A neologism is a deliberately created new word. “…heaven and earth together demonstrated / Unto our climatures and countrymen.” Antony and Cleopatra, 1.1.124. Here Shakespeare created a portmanteau in which he merged “climate” with “temperature.” Sometimes Shakespeare used an existing word but gave it a new meaning, e.g. “bedroom” meaning the room in a bed, not the room with a bed in it. Shakespeare is credited with creating many neologisms, some obsolete and some still in use. However, scholarly research continues to reveal that many words previously attributed to him were already in use. See also acyrologia and malapropism, which are unintentionally misused words, and metaplasmus, which is a generic term for different types of misspelled words.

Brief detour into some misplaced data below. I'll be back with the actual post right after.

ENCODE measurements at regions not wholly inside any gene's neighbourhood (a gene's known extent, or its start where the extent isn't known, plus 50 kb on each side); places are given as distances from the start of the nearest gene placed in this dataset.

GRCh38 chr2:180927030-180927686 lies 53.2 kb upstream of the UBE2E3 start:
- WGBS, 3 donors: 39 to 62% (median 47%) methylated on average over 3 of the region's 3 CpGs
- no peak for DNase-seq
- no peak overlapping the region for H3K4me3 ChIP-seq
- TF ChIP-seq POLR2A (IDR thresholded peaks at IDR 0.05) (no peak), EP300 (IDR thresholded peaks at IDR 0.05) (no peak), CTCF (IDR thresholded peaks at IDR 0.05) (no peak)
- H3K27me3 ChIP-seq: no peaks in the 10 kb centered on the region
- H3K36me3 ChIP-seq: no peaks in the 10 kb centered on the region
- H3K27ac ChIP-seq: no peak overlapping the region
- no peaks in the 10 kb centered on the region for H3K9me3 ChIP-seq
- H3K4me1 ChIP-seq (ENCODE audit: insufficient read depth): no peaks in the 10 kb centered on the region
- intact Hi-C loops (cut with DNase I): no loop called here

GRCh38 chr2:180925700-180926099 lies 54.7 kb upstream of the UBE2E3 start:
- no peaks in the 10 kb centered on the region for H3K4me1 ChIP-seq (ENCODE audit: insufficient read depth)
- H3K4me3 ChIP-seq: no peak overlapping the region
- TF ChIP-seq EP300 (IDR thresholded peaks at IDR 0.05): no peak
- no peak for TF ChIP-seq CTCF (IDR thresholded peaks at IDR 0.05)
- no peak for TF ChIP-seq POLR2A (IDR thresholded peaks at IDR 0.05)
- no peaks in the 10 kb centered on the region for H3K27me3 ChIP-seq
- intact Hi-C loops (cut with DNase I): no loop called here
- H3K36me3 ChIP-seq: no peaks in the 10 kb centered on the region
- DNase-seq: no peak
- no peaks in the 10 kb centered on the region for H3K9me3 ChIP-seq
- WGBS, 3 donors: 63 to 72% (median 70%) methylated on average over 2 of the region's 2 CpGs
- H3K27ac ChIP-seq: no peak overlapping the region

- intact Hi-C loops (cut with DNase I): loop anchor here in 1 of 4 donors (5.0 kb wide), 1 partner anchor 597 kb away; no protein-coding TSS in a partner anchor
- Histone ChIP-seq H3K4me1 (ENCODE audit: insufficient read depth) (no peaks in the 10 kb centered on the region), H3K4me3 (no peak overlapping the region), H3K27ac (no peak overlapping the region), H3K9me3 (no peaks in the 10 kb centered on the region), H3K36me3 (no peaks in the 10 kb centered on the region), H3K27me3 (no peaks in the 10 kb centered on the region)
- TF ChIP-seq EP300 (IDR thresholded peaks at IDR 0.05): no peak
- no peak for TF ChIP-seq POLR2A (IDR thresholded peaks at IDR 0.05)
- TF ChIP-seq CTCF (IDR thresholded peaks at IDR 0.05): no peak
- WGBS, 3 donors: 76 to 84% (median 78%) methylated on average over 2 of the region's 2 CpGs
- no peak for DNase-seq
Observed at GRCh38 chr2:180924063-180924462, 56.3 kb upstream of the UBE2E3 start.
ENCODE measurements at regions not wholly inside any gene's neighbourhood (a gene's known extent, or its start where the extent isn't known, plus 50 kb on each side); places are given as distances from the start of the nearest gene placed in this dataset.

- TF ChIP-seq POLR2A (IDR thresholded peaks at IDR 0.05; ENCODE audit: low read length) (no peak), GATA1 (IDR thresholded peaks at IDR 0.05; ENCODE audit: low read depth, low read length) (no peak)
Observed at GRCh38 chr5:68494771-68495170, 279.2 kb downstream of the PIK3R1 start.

Quotes including the Figure of Speech Neologism
In the most high and palmy state of Rome,
A little ere the mightiest Julius fell,
The graves stood tenantless, and the sheeted dead
Did squeak and gibber in the Roman streets.
As stars with trains of fire, and dews of blood,
Disasters in the sun; and the moist star,
Upon whose influence Neptune’s empire stands,
Was sick almost to doomsday with eclipse.
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